They also need to realize that all the systems take the data and summarize it or cut off tracking at a max number of log files, web pages or analysis processes to maintain the integrity and size of the database tables. Try and do a full audit of every page view and click and you will crash WebTrends and re-processing it can take months. Google Analytics doesn’t even give you options to do more than what they summarize. Omniture really tries, but its a slow slow process.

Instead I am supporting the idea that web analytics data is really about trends and not audits. These numbers will never match your server logs perfectly nor your clicks from campaigns and that is OK. I also have listed here 5 metrics to look at and why they are important for your online site. One caveat is that I do not work for an e-commerce website so that has not been our focus. The focus is on conversion to application for recruitment purposes for companies. 

1. Visits – yes month over month traffic is important. What is more important is to look at the difference in traffic and drill down into what gained or lost traffic in the way of pages/content on the site and what sources changed in their contribution of the total traffic. This is actionable where as just visits aren’t. Also check back with the costs for each of these budget areas and compare the cost per visit provided by each.

2. Referrers – in a nutshell you should know how much traffic is coming from search, direct and your advertising/marketing plans online and offline. Within those groups you can drill down further but the direct category is always problematic because many analytics packages track page pop-up forms as new visits as well as returning to the site after a conversion process. Also remember that a session is usually 30 min, after that its reset as new.

3. Implementation – no this isn’t a metric but it is a focus you should have on a monthly basis to make sure new sites, pages get tracking added, new campaigns get tracked and that you keep researching new technology developments with your analytics package that may change everything. Having a good web developer along that has access to the servers and can make these changes is key if you’re not a developer (and no developers don’t make good analysts, a best case scenario is a dynamic duo where they are paired up and both work on projects together and learn from eachother) and the helpdesk type services available through Google are non-existent so good luck there interpreting the overly simplified online tutorials that don’t match what your clients want or answer your client’s specific needs/questions. WebTrends and Omniture are slightly better with web support but they expect you to pay a lot for it. A good independent consultant may be the fastest most reliable way to go here.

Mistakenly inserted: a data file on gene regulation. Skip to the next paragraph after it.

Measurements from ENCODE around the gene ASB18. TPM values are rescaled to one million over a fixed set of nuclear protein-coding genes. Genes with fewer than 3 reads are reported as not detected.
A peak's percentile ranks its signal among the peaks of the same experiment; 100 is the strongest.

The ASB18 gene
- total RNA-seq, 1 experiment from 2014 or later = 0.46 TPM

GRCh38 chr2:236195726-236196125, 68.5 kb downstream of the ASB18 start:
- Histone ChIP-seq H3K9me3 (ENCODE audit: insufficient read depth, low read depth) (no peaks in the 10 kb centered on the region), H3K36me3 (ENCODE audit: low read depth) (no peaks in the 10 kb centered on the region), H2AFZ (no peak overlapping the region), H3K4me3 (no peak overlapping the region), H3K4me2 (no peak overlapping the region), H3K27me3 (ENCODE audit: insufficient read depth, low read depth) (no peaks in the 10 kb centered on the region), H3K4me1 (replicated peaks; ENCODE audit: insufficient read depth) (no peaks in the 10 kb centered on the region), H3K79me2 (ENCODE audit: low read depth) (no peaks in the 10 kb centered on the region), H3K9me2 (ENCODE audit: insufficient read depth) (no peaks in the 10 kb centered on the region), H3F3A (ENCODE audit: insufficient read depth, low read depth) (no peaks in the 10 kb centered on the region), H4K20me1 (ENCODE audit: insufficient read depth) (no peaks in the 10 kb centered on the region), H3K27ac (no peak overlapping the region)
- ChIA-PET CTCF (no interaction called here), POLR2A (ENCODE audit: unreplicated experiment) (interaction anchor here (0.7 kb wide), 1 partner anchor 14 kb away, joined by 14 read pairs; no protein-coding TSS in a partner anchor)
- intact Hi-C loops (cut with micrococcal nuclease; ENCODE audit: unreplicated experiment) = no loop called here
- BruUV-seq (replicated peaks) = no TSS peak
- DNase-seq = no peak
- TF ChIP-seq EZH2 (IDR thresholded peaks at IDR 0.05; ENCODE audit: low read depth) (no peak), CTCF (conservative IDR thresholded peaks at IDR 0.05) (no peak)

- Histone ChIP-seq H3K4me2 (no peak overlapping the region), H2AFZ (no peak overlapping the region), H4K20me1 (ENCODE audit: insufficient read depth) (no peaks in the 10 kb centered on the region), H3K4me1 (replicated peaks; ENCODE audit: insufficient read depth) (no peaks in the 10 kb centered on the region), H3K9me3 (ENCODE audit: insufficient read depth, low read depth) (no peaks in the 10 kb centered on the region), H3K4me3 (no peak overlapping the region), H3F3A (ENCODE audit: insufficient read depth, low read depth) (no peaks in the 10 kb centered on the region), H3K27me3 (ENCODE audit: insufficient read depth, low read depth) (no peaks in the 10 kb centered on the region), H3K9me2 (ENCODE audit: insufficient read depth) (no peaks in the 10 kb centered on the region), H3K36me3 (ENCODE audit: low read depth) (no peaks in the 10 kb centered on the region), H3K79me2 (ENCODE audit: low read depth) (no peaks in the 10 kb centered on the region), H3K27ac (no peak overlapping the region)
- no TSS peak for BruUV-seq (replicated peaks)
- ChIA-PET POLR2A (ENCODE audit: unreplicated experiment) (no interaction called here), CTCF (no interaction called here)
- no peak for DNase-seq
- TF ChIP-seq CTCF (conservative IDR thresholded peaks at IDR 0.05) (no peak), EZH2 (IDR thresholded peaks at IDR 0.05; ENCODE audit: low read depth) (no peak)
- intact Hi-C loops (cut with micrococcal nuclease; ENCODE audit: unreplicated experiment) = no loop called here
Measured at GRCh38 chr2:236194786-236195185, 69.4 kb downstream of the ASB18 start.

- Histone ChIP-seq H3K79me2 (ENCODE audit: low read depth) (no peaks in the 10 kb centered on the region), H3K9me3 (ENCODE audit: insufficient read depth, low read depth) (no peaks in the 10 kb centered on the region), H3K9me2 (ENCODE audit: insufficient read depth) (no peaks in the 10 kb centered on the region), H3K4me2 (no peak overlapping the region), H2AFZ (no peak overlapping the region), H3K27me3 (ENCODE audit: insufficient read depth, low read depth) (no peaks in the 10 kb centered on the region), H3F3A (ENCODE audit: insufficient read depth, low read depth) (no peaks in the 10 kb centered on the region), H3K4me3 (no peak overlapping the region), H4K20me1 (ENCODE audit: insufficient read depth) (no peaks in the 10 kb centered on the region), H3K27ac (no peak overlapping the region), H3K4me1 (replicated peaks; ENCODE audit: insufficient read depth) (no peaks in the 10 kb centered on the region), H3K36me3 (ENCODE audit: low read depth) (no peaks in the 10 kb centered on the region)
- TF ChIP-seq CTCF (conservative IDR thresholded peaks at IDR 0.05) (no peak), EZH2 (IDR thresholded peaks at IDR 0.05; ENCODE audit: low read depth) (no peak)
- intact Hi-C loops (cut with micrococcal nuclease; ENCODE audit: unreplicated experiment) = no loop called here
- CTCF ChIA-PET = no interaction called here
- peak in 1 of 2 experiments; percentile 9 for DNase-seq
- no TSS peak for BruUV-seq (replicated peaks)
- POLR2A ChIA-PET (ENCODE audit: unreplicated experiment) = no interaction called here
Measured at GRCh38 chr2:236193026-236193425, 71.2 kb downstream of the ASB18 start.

4. What people search for on your site. This can be tricky to implement but if you get this data it can be very telling. if people can’t find something on your site and search for it, you get a window into what they were thinking. this may tell you that the content you have isn’t what they want or that it isn’t as navigable as you thought. New product ideas also come from this data.

5. Where people exit from your site. This is classic application drop off analysis within any online linear process. But guess what? People don’t always think linear-ly. Expect some of this data to drop off in chunks but a small amount to drop off at all points for unknown reasons.  Its more actionable to focus on the large chunks and look at each page and the click maps for them but sometimes only so much optimization is possible here without doing real life usability testing with 5-10 people.

I’m sure there are more things that people can look into with geographic data and time on site but sometimes I think those are less actionable because you have little control over where your ads run because geo-targeting doesn’t always work well (excluding more than it includes) and time on site can be good or bad at short and long times. The content/pages that are popular on your site are also important but this is one of those custom setups that each division will need tracking by their geo-location and they never admit that so much traffic cross pollinated from each other’s campaigns. You have to read into the specific needs of your client to see if these apply and how to evaluate them without over complicating the reports. I really believe you should look at 5 key metrics or less in a report, more than that is not actionable and is distracting from your purpose/process of improvement.